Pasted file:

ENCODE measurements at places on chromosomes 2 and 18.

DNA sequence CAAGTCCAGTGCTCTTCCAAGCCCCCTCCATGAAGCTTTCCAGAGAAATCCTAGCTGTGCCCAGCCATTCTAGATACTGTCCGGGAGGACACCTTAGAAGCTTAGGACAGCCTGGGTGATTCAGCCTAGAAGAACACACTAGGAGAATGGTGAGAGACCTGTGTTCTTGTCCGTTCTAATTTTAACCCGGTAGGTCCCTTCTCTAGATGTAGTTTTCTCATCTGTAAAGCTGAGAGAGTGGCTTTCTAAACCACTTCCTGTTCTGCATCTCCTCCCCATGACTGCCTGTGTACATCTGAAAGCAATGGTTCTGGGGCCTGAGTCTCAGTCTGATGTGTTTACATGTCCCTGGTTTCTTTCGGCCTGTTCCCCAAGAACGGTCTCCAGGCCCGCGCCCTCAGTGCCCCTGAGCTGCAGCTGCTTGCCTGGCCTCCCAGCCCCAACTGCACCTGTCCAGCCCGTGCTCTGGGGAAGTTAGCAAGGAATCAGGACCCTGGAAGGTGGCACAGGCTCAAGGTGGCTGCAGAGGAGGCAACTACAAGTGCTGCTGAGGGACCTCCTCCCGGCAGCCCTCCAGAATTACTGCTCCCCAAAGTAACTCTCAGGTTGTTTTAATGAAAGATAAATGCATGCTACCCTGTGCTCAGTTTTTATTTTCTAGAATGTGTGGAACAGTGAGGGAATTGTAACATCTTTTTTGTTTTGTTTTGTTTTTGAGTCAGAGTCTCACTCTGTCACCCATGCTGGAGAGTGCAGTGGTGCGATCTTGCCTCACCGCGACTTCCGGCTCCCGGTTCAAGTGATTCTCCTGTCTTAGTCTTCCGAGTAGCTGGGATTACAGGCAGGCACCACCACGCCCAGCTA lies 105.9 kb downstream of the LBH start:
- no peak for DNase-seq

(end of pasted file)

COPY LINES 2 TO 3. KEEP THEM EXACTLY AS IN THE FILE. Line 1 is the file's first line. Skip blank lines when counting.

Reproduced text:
DNA sequence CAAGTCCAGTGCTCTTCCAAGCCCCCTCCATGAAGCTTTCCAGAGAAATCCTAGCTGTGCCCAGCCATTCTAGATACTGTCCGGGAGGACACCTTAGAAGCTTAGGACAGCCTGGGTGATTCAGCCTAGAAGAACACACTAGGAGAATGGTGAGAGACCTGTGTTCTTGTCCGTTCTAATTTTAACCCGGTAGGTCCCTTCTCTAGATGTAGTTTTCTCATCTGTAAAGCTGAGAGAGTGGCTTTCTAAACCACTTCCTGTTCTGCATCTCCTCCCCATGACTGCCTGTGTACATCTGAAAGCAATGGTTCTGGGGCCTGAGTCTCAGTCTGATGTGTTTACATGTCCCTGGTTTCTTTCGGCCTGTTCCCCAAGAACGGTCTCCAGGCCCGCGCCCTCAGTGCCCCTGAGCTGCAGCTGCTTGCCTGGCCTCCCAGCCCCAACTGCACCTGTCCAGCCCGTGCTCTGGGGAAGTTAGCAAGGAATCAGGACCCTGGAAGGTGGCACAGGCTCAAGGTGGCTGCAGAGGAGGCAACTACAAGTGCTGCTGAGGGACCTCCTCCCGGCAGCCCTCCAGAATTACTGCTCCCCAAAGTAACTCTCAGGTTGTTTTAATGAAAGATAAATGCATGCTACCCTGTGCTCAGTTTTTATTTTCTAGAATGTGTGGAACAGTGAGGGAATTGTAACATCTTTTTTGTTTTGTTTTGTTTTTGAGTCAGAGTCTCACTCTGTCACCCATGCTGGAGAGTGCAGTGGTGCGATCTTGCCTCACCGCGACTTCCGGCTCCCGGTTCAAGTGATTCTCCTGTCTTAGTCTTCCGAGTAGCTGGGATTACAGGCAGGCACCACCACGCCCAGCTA lies 105.9 kb downstream of the LBH start:
- no peak for DNase-seq